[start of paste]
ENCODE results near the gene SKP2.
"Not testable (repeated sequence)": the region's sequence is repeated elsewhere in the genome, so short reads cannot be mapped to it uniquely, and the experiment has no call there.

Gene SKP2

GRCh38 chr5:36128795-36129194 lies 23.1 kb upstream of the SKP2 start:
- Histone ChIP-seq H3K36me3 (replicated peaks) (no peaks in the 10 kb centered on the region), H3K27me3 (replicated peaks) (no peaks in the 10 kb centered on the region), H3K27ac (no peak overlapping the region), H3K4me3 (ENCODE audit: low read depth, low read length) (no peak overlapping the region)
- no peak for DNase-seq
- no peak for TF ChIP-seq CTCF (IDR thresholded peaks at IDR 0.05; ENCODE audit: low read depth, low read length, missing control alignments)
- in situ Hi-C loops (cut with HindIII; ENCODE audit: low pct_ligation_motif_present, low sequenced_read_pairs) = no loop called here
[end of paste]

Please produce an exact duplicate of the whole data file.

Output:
ENCODE results near the gene SKP2.
"Not testable (repeated sequence)": the region's sequence is repeated elsewhere in the genome, so short reads cannot be mapped to it uniquely, and the experiment has no call there.

Gene SKP2

GRCh38 chr5:36128795-36129194 lies 23.1 kb upstream of the SKP2 start:
- Histone ChIP-seq H3K36me3 (replicated peaks) (no peaks in the 10 kb centered on the region), H3K27me3 (replicated peaks) (no peaks in the 10 kb centered on the region), H3K27ac (no peak overlapping the region), H3K4me3 (ENCODE audit: low read depth, low read length) (no peak overlapping the region)
- no peak for DNase-seq
- no peak for TF ChIP-seq CTCF (IDR thresholded peaks at IDR 0.05; ENCODE audit: low read depth, low read length, missing control alignments)
- in situ Hi-C loops (cut with HindIII; ENCODE audit: low pct_ligation_motif_present, low sequenced_read_pairs) = no loop called here